A Writer’s Diary
350 pages including index
published in 1953
A Writer’s Diary is an extract of her personal diaries put together by her husband and widower Leonard Woolf a decade or so after her death. It’s been edited to keep out the more personal entries as well as to slim down the original twentysix handwritten volumes to a more managable size. What remains is a volume of entries detailing Virginia Woolf’s writing process, enlivened by sprinklings of literary gossip and the occasional entry talking about the general state of the world. The diary starts in 1918 and ends in march of 1941, not long before her death. Although the only other Virginia Woolf book I’ve read was A Room of One’s Own some four years ago, this didn’t really matter; you don’t need to know her other work to find meaning in this, nor is it spoiled by reading about the process by which it was created first.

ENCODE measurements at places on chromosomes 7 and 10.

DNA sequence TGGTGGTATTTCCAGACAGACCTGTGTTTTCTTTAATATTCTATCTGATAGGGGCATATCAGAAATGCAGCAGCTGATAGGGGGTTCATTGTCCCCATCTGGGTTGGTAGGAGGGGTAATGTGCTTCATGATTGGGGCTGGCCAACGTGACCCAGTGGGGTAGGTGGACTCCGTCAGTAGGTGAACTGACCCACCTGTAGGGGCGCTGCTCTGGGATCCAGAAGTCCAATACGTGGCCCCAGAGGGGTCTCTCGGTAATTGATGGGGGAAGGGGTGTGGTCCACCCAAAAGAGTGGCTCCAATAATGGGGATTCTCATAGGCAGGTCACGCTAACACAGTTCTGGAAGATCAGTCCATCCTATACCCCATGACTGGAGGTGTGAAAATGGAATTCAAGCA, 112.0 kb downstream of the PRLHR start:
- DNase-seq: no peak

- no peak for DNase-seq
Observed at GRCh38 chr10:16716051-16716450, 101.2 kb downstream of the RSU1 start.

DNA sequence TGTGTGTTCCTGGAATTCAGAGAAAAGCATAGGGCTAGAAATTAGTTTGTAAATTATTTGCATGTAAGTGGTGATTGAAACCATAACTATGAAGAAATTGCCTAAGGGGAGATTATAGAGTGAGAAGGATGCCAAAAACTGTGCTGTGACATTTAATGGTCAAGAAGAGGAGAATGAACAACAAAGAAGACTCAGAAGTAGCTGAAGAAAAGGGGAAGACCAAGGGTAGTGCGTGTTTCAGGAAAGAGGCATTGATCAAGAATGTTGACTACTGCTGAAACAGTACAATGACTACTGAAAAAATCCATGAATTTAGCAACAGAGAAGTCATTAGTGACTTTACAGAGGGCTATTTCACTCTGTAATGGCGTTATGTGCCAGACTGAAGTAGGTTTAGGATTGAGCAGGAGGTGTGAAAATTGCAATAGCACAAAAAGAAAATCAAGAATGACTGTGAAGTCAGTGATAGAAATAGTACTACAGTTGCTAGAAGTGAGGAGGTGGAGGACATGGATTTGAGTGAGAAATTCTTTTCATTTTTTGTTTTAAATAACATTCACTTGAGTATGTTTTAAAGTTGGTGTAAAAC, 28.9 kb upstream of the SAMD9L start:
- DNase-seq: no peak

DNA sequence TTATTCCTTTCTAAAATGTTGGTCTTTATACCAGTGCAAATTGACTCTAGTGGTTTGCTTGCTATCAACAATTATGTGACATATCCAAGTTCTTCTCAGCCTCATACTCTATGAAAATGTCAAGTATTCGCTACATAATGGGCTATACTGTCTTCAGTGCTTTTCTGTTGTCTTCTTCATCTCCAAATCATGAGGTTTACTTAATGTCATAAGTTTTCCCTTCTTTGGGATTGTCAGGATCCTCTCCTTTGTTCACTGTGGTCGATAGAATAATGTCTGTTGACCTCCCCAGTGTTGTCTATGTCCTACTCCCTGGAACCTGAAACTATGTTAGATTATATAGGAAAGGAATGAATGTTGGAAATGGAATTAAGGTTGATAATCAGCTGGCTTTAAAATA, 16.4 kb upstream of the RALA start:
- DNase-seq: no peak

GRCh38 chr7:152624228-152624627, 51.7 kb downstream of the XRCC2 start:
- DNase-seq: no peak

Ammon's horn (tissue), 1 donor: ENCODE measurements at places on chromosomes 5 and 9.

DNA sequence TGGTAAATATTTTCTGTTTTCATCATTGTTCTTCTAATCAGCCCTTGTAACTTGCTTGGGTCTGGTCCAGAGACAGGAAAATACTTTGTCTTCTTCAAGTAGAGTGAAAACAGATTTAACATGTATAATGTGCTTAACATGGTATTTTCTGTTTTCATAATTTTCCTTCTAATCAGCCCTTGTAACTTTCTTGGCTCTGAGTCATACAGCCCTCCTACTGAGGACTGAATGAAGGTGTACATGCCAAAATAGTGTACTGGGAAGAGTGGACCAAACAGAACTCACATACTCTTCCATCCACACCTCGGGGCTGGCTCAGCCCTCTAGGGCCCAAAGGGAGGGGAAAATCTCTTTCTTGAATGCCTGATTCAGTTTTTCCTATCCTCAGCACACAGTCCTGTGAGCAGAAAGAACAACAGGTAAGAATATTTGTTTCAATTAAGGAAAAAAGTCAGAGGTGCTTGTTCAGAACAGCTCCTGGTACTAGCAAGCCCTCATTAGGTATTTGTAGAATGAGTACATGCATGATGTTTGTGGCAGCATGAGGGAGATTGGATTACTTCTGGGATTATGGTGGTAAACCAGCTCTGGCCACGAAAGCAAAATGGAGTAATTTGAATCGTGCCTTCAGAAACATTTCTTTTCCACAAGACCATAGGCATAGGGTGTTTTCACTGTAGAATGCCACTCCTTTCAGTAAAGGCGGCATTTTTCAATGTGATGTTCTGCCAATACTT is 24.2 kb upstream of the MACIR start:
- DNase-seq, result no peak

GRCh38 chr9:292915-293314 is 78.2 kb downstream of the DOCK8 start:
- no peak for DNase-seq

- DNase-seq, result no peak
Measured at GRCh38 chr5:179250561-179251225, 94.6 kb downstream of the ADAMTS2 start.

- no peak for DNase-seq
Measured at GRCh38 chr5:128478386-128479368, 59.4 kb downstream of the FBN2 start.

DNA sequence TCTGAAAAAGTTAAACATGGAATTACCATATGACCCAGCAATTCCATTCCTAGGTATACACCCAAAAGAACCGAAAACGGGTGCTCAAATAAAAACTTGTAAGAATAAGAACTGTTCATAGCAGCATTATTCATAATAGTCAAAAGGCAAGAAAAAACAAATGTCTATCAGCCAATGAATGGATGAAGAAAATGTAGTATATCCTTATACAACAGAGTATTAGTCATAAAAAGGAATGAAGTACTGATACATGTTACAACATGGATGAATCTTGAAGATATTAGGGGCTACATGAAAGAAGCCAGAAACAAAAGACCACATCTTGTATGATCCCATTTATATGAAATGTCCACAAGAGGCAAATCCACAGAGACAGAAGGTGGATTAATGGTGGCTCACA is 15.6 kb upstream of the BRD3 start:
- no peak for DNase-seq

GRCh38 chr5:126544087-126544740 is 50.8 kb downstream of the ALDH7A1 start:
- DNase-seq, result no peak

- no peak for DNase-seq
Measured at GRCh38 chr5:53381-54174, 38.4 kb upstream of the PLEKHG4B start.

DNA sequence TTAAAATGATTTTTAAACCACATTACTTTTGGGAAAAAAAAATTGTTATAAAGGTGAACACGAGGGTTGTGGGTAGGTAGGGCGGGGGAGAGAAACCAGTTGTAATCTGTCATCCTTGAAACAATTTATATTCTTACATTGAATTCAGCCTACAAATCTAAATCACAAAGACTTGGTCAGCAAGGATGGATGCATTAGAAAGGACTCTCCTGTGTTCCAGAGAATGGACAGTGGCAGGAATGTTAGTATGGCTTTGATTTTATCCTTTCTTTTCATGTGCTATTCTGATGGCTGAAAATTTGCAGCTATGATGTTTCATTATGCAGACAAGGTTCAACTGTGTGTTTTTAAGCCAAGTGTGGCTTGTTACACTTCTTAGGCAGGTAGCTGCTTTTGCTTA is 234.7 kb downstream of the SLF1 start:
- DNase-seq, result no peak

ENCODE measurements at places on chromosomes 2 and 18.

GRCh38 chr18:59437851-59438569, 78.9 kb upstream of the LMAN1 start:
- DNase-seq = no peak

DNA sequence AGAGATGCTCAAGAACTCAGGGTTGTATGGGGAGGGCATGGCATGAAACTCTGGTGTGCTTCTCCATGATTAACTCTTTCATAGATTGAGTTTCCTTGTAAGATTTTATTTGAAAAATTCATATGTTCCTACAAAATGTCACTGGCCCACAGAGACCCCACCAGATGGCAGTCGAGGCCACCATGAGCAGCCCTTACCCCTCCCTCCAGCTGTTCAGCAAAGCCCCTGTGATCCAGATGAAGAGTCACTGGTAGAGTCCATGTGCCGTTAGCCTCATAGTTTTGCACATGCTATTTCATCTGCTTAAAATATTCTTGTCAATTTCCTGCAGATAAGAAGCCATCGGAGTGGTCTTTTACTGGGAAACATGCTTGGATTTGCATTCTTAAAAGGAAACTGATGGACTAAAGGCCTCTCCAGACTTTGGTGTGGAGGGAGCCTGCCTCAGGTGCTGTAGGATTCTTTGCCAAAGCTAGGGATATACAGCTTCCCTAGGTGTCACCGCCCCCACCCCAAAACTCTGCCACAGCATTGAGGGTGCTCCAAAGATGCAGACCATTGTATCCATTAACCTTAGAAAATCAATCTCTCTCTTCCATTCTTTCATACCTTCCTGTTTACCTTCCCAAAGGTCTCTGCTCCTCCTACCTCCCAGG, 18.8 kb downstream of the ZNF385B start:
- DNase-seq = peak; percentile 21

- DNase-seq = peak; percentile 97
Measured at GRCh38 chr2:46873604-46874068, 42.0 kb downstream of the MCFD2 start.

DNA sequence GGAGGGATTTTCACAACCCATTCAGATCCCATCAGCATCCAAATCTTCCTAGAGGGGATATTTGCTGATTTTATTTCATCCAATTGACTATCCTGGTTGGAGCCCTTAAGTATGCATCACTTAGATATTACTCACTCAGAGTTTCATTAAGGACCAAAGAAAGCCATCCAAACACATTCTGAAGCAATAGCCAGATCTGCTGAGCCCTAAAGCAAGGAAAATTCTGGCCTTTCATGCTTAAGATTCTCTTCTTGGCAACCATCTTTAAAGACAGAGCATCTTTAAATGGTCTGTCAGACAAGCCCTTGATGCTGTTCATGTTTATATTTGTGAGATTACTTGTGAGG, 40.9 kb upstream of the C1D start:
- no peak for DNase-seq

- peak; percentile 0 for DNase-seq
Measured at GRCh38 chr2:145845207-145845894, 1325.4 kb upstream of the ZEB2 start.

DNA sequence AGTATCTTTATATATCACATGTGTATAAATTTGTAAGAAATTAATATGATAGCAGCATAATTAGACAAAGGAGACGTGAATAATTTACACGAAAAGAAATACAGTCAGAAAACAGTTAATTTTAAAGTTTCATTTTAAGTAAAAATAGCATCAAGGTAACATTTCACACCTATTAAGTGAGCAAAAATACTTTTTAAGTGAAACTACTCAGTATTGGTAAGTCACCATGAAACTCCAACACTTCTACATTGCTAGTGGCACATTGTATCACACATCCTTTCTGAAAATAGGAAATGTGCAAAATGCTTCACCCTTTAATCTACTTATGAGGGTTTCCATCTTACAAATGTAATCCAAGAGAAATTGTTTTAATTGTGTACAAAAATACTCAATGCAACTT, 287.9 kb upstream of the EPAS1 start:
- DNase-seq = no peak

Virginia Woolf was not the happiest of writers. Throughout her life she suffered from nervous breakdowns, as also seen in her diary, and she ultimately ended her life by drowning herself after she felt “the madness” returning. She also suffered from extreme mood swings, which is clearly visible reading through A Writer’s Diary, where one day she would write with pleasure how well the writing on a given book went, the next day despairing about the critical reception she expected for the same book. In some of the entries talking about social events you can also see that while she enjoy being social, these sort of things took a lot of energy out of her. As somebody relatively introvert myself, I can sympathise.